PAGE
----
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The Checklist Podcast

SecureMac presents The Checklist. Each week, Nicholas Raba, Nicholas Ptacek, and Ken Ray hit security topics for your Mac and iOS devices. From getting an old iPhone, iPad, iPod, Mac, and other Apple gear ready to sell to the first steps to take to secure new hardware, each show contains a set of easy to follow steps meant to keep you safe from identity thieves, hackers, malware, and other digital downfalls. Check in each Thursday for a new Checklist!

Checklist 227: Playing AirTag

Posted on April 23, 2021

Apple has just announced the long-awaited AirTag, so on this episode of The Checklist, we’ll cover:

Find my … anything!

Apple unveiled AirTag at this week’s Spring Loaded event (along with new iMacs, an M1 iPad, and more).

So what is AirTag? Basically, it’s a tracking device for your stuff.

The actual hardware just looks like a little disk with an Apple logo. You can use it with a range of Apple-made accessories, like loops and key rings. The idea is that you can hook an AirTag to your car keys, slip one into your bag, or attach one to anything else that might go missing.

You pair an AirTag with your iPhone by bringing the two devices close together, and you give the AirTag a name based on whatever object it’s supposed to track (e.g. Bob’s backpack). From that point on, you can find your AirTag using the Find My app on your iPhone. If you misplace your item, and you’re in close physical proximity to it, the AirTag’s onboard U1 chip will send out radio signals to your iPhone. U1 is far more precise than GPS or Bluetooth, so it can guide you to the AirTag’s exact location. Your phone does this by giving you different feedback mechanisms (e.g. sound, haptics): basically a high-tech game of “getting warmer, getting warmer…”!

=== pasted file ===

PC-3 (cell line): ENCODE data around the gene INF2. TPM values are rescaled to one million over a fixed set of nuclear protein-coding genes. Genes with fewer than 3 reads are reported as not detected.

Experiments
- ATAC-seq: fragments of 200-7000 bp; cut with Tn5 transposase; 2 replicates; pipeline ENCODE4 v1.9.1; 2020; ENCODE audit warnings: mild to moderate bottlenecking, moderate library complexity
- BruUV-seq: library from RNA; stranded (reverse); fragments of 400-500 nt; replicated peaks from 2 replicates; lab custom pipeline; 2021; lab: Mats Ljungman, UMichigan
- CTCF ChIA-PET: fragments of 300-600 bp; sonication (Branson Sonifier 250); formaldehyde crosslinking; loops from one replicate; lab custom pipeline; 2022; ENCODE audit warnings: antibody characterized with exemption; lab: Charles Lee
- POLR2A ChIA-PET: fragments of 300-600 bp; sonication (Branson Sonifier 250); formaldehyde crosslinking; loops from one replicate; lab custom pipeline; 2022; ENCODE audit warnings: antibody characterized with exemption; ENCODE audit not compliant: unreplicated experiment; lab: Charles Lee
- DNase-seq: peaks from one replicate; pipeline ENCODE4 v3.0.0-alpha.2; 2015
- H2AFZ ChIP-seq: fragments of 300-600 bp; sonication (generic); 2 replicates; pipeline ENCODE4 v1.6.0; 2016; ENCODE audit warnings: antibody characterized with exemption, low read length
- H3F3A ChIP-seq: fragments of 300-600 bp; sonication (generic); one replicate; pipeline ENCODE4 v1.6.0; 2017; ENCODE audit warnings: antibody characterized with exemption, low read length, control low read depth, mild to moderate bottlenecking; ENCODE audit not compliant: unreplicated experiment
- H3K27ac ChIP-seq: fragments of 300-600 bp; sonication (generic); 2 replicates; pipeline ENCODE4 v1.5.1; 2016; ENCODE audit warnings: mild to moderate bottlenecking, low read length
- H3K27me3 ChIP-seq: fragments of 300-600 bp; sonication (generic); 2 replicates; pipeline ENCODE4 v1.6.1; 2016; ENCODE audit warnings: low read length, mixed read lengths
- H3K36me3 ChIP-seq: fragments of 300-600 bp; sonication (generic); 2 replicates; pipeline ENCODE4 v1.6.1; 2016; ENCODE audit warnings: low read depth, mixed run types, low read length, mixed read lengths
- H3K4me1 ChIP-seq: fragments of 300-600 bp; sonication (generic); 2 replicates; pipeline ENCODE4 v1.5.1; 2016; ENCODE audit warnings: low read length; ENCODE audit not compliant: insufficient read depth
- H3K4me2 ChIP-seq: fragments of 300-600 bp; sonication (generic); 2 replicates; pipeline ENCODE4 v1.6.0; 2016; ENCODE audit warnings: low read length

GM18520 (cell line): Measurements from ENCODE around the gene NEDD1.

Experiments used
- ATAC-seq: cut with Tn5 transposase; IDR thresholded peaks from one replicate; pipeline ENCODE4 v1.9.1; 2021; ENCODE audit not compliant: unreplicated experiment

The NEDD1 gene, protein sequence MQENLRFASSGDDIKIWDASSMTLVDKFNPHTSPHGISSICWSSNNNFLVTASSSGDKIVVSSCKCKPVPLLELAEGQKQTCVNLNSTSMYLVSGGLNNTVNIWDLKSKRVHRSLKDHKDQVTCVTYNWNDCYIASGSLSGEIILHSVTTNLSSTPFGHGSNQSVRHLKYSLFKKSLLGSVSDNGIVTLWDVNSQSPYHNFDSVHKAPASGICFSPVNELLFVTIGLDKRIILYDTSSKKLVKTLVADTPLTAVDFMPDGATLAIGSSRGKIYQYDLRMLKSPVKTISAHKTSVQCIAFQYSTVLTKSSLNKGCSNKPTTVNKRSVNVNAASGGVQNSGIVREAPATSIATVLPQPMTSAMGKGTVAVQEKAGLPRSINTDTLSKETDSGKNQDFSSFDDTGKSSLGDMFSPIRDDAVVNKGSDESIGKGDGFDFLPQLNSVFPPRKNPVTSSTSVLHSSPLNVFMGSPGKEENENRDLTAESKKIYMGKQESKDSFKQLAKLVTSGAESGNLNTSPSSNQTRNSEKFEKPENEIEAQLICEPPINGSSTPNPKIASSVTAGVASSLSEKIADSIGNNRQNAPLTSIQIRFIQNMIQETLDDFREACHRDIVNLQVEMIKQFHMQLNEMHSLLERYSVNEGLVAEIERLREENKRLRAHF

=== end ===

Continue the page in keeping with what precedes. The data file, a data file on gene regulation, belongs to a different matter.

When your AirTag isn’t close by, the power of Apple’s Find My network kicks in. You can see the device’s last known location on Apple Maps. Or, if you lost your item in a public place and another iPhone user finds the AirTag, they can send its location back to you securely. You can also put your AirTag into Lost Mode, which allows it to broadcast its information to nearby devices — devices which then relay that data back to Apple so that you can locate your missing item on the map.

AirTag’s battery is supposed to last for about a year, and, in something of a surprise for an Apple product, users can replace the battery themselves!

Tile weighs in

AirTag is causing a lot of buzz, but not everybody is happy with Apple’s new offering.

Tile, a competing manufacturer of personal tracking devices, has already voiced concerns about AirTag. In a public statement, Tile CEO CJ Prober said:

We welcome competition, as long as it is fair competition. Unfortunately, given Apple’s well-documented history of using its platform advantage to unfairly limit competition for its products, we’re skeptical.

He went on to suggest that Congress should investigate AirTag to determine if the company is violating antitrust law.

Apple has already faced legislative challenges to its business practices, with critics arguing that the company uses its mobile OS and app distribution dominance to discourage competition.